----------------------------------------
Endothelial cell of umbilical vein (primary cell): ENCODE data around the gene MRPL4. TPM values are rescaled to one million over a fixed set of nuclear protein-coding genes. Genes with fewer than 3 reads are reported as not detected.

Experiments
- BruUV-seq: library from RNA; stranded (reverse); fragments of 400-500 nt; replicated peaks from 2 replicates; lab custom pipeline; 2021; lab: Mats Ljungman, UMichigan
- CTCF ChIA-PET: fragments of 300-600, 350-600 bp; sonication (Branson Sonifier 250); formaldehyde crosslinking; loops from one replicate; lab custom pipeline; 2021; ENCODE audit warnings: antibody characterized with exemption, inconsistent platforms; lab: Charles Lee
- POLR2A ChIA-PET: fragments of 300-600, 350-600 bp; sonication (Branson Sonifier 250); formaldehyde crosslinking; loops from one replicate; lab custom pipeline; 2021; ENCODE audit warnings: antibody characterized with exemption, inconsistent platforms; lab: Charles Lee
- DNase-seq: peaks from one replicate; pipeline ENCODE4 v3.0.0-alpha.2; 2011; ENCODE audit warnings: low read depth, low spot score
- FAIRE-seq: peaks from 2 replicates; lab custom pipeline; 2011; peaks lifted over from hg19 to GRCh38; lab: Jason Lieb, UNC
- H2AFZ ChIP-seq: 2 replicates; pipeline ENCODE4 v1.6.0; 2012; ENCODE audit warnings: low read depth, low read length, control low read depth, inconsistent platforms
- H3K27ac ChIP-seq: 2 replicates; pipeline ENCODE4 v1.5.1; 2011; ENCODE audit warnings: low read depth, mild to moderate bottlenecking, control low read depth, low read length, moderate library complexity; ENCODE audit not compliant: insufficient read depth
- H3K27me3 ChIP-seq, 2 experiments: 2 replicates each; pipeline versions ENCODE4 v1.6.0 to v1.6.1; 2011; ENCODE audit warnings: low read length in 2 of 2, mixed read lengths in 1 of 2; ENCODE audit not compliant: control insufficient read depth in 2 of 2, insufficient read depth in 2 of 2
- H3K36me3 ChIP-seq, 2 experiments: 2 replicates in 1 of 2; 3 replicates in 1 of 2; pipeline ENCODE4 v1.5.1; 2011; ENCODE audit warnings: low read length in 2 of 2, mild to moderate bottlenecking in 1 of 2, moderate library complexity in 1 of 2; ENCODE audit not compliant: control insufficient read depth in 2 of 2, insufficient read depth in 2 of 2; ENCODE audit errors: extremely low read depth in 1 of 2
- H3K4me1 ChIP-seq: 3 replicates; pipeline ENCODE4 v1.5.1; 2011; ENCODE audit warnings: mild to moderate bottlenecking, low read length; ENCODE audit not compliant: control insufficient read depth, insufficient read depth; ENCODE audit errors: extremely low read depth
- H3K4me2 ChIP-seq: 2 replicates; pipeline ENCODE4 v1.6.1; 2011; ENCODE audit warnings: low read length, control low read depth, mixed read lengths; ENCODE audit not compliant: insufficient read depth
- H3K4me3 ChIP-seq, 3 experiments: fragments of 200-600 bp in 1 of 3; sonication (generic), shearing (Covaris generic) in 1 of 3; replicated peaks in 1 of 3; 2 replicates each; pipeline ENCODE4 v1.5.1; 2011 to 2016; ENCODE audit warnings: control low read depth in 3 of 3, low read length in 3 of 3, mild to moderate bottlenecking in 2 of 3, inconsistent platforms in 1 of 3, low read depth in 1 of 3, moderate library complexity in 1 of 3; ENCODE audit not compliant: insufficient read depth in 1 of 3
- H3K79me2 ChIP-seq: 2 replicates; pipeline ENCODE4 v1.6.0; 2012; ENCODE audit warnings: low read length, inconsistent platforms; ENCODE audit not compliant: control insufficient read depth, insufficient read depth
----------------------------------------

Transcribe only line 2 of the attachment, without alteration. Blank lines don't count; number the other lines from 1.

Experiments